Volkswagen

About Volkswagen

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Though it's a smaller player in the U.S. market than the domestic and many Asian automakers, Volkswagen is a global automotive juggernaut, grouped with Audi, Bentley, Bugatti, Lamborghini and two brands not sold in the U.S., Skoda and SEAT. In the U.S., Volkswagen is known for premium cars and SUVs with high-quality interiors that command higher prices than do comparable mass-market vehicles. A diesel-car veteran, VW offers TDI clean-diesel versions of several cars and crossovers.

Broader than ever, the VW product line starts with the compact Golf two- and four-door hatchback and its revered performance version, the GTI. Sedan and wagon shoppers are satisfied by the Jetta, which was recently redesigned and is now larger than the average compact and more affordable than before. The 2010 model is the last for the iconic New Beetle, in hardtop and convertible forms. This will leave the compact retractable-hardtop Eos as VW's sole drop-top. The midsize Passat sedan and wagon continue, accompanied by the newer CC, a four-door based on the Passat that has a coupelike roofline.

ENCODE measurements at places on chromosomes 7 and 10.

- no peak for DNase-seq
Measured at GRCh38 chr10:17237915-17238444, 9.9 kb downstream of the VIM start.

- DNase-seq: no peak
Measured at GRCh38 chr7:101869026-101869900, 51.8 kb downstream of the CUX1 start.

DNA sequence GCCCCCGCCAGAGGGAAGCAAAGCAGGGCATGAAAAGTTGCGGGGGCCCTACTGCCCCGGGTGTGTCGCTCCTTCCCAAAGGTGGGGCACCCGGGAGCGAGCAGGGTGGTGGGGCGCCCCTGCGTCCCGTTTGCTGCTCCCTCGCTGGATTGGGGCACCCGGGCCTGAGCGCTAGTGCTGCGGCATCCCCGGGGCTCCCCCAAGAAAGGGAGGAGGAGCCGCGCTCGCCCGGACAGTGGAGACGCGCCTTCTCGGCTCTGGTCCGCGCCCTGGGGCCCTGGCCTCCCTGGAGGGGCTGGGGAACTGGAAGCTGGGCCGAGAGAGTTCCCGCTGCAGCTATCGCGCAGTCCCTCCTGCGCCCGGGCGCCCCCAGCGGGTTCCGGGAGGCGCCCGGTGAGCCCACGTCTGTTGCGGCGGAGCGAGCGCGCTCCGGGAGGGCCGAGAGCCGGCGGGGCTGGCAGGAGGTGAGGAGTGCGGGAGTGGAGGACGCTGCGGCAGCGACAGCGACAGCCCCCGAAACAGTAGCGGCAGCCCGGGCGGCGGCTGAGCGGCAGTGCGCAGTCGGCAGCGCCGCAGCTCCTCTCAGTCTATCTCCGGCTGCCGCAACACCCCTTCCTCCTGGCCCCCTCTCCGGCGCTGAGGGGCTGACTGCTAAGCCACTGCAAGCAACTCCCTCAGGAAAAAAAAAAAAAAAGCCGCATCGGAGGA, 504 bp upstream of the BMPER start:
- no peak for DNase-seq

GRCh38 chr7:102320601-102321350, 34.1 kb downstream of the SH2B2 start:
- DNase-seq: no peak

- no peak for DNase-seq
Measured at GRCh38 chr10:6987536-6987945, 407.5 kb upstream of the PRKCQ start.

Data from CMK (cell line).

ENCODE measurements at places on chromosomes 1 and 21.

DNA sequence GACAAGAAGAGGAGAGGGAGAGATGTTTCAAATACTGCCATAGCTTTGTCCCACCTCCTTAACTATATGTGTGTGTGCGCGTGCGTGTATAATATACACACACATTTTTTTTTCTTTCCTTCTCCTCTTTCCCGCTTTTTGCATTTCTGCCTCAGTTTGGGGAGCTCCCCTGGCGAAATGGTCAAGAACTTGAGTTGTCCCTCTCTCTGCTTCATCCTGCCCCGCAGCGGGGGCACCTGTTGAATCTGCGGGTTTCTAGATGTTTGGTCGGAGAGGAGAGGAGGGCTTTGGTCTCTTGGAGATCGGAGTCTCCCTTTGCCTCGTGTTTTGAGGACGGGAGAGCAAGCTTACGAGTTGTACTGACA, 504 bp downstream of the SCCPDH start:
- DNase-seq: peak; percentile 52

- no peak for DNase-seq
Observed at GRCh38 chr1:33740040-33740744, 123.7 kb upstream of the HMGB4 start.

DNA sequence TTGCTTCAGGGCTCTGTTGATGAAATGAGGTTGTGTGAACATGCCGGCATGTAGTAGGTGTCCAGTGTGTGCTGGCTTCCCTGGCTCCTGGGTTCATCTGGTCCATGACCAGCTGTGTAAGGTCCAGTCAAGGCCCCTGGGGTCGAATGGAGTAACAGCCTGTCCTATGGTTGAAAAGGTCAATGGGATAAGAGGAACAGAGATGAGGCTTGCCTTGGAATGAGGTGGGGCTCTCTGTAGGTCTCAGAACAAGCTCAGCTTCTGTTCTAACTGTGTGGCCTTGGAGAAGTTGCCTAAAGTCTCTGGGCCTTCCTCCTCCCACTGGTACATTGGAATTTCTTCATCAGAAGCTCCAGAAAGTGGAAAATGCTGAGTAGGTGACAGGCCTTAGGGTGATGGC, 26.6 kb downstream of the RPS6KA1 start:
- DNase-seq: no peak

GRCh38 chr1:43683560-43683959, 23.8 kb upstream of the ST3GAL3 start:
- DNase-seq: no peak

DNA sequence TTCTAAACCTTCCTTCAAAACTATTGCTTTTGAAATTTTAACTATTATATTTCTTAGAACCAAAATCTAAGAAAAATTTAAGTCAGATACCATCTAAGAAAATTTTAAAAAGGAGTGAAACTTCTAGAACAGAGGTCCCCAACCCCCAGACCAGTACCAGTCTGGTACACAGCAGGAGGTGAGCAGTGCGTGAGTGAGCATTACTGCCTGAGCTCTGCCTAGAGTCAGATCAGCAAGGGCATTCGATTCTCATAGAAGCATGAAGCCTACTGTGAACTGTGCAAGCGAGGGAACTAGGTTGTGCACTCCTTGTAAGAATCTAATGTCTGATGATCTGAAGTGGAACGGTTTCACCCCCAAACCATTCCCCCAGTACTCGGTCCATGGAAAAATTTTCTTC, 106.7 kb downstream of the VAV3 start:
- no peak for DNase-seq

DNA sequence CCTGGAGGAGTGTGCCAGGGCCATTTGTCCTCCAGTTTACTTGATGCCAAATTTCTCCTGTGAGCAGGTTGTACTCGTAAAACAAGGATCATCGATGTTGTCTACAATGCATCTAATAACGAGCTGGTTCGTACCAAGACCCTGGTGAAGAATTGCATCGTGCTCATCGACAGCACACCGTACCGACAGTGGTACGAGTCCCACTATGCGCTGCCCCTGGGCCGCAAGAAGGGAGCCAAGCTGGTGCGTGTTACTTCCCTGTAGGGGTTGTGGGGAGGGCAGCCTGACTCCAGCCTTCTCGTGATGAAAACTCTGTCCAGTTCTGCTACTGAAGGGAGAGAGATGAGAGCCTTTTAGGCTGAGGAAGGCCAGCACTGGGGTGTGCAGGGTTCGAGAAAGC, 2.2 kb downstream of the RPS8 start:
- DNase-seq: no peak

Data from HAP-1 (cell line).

VW's two crossovers are the compact Tiguan and the midsize Touareg. The Touareg, which shares a platform and six-cylinder engine with the Cayenne from majority owner Porsche, was recently redesigned and is now lighter and more efficient. It also offers an optional hybrid drivetrain, VW's first, which is also shared with the Cayenne.

In an unprecedented and questionable move, VW teamed with Chrysler to produce the Routan, a minivan that's based heavily on the Chrysler Town & Country and built at the same factory.

Headquartered in Wolfsburg, Germany, Volkswagen Passenger Cars is part of the Volkswagen Group, majority owned by Porsche AG.

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